Most video games teach you to fear death; Lost Decade Games’ twinstick roguelike A Wizard’s Lizard teaches you to embrace it. A Wizard’s Lizard places you in the role of a wizard’s pet lizard (shocking, right?) shortly after Death curses the town and kidnaps the lizard’s master as punishment for discovering the secret to eternal life. The lizard must fight his way though a series of dungeons to save the townsfolk and defeat Death himself. Simple enough, right? Procedurally-generated dungeons, a variety of unlockable items and weapons, and a unique death mechanic make A Wizard’s Lizard stand out from the crowd.
A Wizard’s Lizard is a roguelike; a term that essentially means that when you die, that’s it; you’re dead, you lose everything, and you’ve got to start from the beginning. While all of this is true for A Wizard’s Lizard, the game goes out of its way to put its own spin on the typical roguelike way of doing things. Anytime our lizard friend, named Raga, starts an adventure he’ll find himself in the middle of the town of Amberfall. The town has been recently cursed and as a result most of its residents and attractions are nowhere to be found. As Raga progresses through dungeons, he’ll stumble across villagers to be rescued and items and blueprints to be claimed. Each villager saved becomes a resident in the town who will both offer (sometimes) helpful information and give Raga an additional 500 gold every time he starts an adventure. Items found in the field are recovered to the museum where a plaque offers details on their functions. Items can’t be taken out of the museum, but a local blacksmith will be more than happy to sell some of them to you, provided you find him blueprints in dungeons. Through rescuing villagers for money and adding items to the blacksmith shop, Raga is able to become more powerful before entering the dungeon.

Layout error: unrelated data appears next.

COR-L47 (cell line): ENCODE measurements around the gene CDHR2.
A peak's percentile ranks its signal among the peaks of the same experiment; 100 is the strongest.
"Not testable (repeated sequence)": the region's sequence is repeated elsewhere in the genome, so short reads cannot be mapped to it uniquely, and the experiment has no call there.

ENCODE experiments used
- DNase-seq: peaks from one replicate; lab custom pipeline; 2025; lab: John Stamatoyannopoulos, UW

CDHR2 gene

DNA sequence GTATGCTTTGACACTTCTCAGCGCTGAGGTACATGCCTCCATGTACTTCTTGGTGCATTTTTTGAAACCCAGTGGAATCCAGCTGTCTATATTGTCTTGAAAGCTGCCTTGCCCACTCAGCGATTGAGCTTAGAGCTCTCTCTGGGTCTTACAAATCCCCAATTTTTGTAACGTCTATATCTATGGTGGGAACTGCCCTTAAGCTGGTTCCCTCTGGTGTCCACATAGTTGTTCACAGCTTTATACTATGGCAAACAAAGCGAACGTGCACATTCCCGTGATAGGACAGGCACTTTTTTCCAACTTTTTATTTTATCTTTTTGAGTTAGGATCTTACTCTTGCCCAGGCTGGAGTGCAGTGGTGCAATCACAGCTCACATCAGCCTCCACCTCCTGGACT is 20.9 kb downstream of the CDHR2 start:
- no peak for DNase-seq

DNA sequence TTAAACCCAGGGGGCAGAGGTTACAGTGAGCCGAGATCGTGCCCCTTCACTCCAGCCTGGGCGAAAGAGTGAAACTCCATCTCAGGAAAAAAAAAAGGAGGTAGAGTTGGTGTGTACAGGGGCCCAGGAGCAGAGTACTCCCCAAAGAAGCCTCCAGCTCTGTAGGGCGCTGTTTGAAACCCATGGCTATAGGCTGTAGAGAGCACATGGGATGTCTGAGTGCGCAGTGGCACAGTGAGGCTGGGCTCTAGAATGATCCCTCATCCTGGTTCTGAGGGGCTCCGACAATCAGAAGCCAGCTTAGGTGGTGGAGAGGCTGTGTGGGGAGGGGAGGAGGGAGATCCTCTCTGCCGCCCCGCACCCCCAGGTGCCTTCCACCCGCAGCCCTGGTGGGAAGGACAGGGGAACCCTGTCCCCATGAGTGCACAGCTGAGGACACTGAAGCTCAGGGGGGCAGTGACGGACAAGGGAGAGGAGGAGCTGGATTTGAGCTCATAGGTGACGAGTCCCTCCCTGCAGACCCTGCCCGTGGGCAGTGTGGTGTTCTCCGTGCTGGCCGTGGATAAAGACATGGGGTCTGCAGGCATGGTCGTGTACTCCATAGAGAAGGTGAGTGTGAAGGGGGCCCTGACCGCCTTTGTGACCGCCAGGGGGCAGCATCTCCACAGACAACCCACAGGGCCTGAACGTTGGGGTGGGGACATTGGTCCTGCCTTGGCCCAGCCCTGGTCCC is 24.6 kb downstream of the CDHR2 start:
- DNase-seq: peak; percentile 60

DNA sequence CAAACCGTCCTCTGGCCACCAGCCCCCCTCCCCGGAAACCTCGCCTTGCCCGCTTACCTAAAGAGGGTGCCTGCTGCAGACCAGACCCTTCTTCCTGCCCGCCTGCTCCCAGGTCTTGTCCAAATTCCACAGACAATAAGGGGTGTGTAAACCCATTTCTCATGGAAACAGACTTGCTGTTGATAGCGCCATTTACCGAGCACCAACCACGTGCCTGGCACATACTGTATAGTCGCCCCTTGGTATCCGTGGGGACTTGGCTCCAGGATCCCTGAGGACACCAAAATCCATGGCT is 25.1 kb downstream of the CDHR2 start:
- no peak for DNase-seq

I mentioned a unique death mechanic earlier, which is by far the most notable way A Wizard’s Lizard sets itself apart from the roguelike/twinstick crowd. Usually, when your health in a game hits zero it’s the end for you. Not so much in A Wizard’s Lizard. No doubt due to his master’s dabbling in the magic of eternal life, Raga is able to rise from the dead after being slain. In the world of the dead, Raga is able to pass through some walls and avoid poison damage, but enemies previously ghostly take form and attack, providing additional challenge on your second wind. Death isn’t the end though; one resurrection circle is placed randomly in each level. Find it and you’ll be returned to your earthly form. Each circle provides only one use though and you’re perma-dead if you die in spirit form, so use it wisely.
The levels themselves are structured as top down dungeons, much in the style of games like The Legend of Zelda or The Binding of Isaac. Across his adventure, Naga must cross through the Cemetery, the Sewer and the Crypt, with some hidden levels to be discovered between the listed ones. Each level comes with its own set of obstacles, items, and mobs all of which scale in strength as you go. Levels are generated semi-randomly.
While you may recognize the layouts of some individual rooms, the order and door placement has a high degree of randomization every time. Without purchasing a map or compass from one of the shops within a level, you’re essentially wandering blind through the map. The compass item will mark the location of shops, resurrection circles, and bosses before you’ve discovered the location of them, but without the compass you’re on your own to remember where these rooms are if you’ve already passed through them.